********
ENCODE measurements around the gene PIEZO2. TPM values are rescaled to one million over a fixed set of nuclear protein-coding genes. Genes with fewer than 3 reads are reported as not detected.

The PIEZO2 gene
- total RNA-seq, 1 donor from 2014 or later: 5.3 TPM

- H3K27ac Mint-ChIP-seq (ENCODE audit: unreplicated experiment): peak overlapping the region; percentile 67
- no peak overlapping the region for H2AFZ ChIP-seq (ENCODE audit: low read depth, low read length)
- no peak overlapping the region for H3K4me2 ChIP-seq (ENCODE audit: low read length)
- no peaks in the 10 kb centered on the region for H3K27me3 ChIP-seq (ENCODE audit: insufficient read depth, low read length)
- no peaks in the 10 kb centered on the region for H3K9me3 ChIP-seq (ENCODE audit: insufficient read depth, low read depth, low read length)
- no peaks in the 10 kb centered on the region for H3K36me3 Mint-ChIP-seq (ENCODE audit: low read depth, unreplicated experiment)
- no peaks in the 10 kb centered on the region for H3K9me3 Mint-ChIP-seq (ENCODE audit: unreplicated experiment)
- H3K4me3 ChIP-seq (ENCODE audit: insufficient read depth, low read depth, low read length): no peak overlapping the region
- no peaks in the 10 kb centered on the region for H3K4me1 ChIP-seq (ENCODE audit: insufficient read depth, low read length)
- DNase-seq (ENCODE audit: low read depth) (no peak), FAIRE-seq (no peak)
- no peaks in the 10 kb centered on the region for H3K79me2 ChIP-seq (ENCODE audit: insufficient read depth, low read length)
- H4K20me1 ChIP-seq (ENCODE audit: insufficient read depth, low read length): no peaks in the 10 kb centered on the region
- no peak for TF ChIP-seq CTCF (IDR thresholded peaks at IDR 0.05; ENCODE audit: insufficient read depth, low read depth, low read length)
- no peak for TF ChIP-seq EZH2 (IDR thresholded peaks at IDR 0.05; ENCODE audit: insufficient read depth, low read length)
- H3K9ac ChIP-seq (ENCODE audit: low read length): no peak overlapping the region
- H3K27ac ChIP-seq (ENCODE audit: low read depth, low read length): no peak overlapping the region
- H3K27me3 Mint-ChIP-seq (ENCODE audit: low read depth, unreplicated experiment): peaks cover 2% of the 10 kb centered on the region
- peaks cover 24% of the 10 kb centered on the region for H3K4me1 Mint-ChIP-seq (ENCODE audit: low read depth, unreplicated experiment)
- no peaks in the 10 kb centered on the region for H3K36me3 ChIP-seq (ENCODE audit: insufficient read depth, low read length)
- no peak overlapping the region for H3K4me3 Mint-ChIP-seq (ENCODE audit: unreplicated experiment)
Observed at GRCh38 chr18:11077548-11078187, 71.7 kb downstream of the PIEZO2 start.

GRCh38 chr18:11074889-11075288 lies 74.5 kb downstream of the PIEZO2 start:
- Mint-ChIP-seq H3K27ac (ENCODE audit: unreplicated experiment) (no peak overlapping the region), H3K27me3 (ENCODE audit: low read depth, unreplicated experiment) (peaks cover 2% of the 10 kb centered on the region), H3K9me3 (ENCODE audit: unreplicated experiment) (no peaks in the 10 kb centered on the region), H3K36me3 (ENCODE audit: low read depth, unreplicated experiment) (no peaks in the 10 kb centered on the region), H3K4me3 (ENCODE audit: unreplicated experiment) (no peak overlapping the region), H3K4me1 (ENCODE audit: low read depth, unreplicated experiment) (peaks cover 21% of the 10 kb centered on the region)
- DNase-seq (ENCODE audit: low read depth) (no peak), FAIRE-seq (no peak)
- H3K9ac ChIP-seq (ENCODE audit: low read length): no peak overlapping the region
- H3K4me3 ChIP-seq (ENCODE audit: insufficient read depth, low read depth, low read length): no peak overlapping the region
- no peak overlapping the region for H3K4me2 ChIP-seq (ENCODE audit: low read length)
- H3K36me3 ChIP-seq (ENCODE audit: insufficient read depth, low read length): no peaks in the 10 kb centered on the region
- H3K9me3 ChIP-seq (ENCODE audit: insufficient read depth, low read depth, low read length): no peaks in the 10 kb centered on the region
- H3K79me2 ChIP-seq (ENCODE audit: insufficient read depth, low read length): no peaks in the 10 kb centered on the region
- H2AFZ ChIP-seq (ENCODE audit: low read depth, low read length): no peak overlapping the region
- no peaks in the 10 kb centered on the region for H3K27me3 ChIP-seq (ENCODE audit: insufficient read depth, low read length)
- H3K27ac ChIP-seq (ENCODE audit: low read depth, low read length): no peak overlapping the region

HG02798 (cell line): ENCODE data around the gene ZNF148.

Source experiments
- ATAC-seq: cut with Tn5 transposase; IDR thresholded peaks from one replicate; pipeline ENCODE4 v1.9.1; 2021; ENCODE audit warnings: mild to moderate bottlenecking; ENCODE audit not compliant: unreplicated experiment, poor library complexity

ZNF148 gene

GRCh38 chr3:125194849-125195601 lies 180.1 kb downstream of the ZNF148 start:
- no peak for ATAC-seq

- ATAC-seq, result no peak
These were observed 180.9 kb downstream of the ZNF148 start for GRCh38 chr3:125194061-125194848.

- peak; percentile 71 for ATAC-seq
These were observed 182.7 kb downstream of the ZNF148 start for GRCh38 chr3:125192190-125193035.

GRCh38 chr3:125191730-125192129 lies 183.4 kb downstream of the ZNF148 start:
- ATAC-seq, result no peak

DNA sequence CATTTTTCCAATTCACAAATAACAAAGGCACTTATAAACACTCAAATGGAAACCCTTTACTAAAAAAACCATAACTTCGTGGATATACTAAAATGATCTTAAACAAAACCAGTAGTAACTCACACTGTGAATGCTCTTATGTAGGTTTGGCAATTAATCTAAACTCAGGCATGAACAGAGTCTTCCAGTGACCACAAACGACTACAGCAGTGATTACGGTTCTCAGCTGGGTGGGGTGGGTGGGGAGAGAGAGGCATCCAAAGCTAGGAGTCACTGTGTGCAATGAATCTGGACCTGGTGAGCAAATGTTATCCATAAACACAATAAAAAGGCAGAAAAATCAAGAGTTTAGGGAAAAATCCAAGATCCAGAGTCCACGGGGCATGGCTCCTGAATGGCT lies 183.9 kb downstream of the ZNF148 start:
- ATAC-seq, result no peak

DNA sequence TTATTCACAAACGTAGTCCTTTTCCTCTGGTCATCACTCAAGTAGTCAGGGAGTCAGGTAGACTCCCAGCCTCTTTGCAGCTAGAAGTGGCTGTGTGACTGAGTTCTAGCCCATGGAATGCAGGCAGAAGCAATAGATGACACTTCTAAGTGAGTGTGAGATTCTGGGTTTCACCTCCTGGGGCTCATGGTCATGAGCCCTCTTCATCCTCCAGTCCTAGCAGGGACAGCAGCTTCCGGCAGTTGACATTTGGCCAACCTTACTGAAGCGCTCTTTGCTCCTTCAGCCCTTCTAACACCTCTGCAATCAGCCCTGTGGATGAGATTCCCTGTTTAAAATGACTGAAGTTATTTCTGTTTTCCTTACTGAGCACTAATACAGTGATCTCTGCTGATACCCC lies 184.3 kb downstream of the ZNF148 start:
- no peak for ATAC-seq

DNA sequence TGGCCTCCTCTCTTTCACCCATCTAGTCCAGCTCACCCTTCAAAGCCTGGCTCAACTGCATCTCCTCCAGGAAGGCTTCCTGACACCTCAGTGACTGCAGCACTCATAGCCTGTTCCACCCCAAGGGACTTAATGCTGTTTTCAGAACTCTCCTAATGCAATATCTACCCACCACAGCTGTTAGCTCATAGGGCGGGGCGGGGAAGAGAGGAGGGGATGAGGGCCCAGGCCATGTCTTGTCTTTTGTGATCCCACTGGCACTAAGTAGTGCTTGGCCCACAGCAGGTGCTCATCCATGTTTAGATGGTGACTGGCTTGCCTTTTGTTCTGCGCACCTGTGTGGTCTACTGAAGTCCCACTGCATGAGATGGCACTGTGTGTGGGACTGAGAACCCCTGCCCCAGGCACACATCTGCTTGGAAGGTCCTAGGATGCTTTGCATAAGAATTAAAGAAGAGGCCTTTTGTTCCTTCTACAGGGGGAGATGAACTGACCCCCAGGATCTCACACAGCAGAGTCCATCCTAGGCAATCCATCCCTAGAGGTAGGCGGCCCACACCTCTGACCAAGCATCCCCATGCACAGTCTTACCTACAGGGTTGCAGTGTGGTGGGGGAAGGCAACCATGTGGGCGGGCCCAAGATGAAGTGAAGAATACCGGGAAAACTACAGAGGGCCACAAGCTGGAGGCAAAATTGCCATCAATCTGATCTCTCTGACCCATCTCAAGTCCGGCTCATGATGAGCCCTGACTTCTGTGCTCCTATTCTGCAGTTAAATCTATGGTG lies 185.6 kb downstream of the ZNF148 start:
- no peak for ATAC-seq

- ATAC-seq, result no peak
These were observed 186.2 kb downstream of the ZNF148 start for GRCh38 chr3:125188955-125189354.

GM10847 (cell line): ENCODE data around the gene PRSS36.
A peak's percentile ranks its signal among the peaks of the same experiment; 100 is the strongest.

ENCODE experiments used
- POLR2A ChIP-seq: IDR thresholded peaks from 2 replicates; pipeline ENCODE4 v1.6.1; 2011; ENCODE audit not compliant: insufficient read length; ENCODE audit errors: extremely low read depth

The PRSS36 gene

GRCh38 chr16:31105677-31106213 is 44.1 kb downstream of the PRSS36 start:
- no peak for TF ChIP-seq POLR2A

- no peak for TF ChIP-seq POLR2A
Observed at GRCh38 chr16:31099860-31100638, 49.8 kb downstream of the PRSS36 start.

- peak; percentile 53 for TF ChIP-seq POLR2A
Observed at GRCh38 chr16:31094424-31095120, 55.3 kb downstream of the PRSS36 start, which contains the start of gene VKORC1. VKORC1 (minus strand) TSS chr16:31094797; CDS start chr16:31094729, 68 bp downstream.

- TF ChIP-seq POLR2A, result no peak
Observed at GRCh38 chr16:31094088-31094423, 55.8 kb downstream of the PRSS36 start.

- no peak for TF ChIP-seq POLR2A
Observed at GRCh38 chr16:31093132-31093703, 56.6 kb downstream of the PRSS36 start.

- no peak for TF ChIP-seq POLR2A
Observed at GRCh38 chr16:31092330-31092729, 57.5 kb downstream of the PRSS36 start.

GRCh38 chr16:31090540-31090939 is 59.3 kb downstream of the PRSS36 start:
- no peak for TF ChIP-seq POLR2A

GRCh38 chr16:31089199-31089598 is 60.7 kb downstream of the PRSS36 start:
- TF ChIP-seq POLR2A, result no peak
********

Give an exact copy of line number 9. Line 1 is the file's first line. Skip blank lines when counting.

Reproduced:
- no peaks in the 10 kb centered on the region for H3K36me3 Mint-ChIP-seq (ENCODE audit: low read depth, unreplicated experiment)